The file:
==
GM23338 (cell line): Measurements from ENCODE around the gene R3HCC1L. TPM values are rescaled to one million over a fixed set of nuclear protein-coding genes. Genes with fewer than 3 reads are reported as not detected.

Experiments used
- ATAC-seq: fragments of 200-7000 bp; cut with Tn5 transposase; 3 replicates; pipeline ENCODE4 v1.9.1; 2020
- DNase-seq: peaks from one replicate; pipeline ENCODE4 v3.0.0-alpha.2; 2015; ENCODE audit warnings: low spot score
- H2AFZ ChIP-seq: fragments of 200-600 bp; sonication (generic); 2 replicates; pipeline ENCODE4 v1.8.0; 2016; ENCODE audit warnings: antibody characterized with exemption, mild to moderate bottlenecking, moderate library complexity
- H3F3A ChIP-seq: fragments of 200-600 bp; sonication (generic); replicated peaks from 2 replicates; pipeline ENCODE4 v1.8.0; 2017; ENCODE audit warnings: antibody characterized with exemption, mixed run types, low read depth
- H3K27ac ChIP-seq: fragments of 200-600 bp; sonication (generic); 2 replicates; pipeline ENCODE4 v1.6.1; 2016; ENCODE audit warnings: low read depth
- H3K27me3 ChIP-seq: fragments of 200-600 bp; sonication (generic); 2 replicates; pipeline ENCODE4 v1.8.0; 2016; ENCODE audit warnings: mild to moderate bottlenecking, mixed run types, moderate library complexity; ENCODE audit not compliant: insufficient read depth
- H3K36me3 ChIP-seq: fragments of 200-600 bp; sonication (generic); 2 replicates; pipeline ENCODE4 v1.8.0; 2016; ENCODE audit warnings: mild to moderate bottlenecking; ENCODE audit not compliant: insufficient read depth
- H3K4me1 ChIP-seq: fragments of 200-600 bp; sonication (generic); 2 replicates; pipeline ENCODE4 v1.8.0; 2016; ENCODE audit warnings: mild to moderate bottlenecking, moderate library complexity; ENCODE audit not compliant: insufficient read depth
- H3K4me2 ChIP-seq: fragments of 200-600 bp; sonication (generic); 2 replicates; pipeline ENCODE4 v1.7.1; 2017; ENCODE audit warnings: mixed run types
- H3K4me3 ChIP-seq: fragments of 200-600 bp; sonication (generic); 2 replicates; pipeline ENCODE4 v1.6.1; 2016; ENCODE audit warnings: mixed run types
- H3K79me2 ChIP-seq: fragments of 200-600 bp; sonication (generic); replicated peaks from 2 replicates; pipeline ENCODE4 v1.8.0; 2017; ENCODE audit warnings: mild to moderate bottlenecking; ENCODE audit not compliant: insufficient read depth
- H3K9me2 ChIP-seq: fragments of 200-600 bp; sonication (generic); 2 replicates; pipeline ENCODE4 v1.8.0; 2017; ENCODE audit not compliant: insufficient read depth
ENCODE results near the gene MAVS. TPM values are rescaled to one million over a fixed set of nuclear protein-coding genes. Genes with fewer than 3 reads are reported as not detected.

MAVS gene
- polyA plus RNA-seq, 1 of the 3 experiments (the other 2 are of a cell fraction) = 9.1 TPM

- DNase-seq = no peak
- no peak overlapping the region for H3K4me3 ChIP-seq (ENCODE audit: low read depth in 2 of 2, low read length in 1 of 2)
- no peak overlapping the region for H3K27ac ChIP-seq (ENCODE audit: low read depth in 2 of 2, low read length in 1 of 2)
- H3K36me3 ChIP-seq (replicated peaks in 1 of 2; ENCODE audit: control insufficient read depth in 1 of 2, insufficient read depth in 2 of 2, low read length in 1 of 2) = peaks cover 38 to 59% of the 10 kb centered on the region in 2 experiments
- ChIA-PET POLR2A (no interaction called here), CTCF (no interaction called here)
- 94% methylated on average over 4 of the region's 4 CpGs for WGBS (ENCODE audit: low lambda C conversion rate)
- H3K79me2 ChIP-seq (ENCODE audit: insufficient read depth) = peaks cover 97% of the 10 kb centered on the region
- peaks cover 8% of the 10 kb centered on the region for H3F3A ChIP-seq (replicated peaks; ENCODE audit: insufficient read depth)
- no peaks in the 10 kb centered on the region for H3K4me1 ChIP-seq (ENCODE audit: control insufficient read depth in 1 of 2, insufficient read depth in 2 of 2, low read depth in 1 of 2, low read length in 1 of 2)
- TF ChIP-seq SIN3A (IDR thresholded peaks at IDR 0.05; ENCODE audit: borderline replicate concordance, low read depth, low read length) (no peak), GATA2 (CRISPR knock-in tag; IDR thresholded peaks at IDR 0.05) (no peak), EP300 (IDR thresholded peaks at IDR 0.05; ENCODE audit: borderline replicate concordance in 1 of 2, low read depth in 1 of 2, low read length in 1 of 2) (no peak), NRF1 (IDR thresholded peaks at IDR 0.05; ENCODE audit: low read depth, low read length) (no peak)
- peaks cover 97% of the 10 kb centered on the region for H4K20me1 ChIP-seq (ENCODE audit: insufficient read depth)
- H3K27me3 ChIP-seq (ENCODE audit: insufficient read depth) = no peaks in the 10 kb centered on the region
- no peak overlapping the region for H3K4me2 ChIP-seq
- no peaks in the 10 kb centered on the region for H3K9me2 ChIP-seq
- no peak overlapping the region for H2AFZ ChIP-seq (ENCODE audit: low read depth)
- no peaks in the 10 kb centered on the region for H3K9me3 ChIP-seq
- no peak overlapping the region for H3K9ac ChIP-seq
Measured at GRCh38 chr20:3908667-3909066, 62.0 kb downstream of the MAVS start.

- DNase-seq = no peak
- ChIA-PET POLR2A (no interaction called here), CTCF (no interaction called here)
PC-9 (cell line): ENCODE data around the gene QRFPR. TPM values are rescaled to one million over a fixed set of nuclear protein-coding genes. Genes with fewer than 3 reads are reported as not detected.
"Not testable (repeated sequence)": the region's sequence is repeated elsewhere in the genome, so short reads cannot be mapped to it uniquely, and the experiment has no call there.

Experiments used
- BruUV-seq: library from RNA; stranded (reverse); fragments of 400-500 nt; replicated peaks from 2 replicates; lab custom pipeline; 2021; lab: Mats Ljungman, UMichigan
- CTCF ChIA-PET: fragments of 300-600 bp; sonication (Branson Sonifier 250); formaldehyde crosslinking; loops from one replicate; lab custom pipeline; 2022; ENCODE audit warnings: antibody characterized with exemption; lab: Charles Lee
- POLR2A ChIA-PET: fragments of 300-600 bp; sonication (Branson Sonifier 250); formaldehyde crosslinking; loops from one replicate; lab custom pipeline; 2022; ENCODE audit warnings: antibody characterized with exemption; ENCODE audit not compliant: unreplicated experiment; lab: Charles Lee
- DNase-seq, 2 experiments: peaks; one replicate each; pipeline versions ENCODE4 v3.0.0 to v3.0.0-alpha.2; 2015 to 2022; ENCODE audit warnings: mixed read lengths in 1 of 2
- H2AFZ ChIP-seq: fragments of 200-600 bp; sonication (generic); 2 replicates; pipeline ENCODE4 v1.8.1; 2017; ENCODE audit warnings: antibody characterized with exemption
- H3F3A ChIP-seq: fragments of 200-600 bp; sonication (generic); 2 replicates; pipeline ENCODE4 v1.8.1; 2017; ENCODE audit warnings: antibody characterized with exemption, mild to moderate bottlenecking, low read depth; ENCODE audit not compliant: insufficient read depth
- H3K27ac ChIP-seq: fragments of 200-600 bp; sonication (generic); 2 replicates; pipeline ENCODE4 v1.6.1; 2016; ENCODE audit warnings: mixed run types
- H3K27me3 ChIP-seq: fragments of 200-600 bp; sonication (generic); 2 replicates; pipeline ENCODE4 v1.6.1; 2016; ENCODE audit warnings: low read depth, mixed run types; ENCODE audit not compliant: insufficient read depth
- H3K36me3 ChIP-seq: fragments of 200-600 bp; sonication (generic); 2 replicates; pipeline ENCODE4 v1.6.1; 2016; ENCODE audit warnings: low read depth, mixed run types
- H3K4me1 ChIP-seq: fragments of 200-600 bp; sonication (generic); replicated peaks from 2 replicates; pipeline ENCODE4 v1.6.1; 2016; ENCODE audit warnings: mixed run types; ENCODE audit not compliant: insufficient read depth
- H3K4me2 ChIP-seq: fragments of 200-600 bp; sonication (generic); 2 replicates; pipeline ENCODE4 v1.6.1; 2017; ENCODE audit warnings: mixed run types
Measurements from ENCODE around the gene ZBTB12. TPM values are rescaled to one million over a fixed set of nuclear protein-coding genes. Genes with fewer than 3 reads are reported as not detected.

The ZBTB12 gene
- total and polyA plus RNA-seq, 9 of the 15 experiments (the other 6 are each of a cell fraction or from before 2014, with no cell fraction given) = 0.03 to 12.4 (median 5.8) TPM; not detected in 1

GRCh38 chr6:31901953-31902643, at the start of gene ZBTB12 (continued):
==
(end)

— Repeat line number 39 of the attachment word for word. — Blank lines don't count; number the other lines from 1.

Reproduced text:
"Not testable (repeated sequence)": the region's sequence is repeated elsewhere in the genome, so short reads cannot be mapped to it uniquely, and the experiment has no call there.